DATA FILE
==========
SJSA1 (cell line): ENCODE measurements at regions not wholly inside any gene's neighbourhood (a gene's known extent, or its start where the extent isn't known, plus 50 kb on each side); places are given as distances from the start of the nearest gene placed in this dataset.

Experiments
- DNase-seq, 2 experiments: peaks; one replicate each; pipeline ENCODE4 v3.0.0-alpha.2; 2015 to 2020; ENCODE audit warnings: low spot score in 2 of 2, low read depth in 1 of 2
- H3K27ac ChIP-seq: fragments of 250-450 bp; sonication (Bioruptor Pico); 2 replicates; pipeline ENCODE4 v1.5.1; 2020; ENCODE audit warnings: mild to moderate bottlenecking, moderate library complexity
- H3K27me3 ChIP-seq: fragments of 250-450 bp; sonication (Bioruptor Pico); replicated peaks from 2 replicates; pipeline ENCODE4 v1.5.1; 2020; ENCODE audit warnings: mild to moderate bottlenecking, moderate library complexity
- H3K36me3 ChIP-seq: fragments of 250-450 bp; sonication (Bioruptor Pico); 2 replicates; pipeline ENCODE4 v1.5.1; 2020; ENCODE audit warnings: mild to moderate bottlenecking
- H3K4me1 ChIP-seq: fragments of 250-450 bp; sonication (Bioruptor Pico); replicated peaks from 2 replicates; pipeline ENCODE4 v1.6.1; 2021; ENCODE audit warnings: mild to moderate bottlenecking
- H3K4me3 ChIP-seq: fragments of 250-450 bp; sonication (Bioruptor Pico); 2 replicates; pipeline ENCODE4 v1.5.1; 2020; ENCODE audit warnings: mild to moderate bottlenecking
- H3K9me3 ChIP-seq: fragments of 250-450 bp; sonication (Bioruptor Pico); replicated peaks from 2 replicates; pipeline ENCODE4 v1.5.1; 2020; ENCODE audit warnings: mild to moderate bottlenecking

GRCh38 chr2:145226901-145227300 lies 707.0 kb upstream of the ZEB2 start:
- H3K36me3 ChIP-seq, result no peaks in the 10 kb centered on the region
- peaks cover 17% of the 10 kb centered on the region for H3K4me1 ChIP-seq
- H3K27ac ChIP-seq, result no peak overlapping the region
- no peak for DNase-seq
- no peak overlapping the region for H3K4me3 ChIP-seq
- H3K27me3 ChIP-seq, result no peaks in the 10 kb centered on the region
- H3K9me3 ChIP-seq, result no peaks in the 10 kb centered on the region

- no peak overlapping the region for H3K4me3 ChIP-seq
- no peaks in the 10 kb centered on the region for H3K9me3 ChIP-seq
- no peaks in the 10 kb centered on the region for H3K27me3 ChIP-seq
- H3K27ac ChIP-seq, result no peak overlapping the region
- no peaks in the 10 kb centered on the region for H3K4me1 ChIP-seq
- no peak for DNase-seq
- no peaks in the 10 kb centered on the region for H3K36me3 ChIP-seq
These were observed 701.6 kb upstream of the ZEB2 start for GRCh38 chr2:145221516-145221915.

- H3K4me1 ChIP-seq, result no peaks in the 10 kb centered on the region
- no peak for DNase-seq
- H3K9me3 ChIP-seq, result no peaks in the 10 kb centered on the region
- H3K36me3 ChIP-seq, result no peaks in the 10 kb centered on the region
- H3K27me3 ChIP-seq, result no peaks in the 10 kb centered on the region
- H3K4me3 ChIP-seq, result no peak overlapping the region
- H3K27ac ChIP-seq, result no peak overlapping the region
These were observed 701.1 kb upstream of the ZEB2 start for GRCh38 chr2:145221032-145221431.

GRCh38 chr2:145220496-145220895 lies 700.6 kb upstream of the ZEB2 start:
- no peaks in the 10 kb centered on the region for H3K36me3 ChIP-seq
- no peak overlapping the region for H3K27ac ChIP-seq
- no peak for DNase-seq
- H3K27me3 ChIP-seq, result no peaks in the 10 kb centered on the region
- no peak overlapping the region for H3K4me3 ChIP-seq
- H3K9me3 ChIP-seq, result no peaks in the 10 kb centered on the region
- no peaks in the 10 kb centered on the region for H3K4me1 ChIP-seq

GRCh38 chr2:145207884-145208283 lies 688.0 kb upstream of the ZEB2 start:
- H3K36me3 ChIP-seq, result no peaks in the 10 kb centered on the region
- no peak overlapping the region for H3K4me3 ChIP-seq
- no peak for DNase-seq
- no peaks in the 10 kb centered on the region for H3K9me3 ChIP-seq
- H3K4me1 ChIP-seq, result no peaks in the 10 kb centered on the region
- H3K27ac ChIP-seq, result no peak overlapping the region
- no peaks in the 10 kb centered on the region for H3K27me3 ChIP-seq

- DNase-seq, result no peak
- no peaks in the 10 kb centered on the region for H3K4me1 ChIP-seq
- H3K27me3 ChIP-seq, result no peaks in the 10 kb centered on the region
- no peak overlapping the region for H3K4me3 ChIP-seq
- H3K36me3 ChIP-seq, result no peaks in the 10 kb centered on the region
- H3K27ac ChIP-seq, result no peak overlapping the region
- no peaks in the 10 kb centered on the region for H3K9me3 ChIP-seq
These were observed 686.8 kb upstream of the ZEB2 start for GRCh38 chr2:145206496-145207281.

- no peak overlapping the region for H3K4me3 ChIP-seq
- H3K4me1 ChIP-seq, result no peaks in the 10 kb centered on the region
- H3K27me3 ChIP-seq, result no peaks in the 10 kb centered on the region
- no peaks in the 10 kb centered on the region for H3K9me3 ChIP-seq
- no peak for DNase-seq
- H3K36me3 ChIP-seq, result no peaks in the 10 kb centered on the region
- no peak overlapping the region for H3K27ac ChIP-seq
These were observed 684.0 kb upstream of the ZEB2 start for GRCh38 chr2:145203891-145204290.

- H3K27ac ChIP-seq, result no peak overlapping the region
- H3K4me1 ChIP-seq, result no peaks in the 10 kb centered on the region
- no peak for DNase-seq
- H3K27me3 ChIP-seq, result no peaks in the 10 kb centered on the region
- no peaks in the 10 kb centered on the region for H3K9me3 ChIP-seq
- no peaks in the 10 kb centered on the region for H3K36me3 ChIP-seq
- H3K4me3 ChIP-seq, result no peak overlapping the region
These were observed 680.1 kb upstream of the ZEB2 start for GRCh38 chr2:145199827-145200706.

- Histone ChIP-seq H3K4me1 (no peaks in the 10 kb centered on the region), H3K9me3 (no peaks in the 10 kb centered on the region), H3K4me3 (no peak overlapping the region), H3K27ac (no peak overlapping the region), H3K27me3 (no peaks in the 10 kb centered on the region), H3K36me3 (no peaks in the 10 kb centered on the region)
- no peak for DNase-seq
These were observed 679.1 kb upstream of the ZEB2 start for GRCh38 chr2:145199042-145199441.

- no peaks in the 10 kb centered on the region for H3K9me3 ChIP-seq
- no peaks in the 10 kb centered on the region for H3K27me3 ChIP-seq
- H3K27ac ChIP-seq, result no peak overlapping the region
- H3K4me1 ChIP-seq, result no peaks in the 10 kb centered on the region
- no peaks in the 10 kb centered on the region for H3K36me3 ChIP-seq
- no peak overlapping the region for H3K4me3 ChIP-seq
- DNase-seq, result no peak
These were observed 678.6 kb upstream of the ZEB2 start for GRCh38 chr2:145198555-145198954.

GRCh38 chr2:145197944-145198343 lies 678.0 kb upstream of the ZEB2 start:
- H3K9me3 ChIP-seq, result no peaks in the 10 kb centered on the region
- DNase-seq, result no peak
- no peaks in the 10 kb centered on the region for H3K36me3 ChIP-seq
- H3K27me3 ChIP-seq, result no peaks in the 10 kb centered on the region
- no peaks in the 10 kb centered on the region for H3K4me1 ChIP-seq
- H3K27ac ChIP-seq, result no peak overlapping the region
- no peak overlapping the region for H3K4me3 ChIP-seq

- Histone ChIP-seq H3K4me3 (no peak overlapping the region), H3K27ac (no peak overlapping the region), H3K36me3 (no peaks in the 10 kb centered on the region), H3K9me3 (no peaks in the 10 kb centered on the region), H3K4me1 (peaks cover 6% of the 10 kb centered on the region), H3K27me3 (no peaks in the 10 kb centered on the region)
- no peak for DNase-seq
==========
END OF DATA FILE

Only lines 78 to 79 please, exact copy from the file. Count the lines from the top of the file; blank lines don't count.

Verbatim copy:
- no peaks in the 10 kb centered on the region for H3K27me3 ChIP-seq
- H3K27ac ChIP-seq, result no peak overlapping the region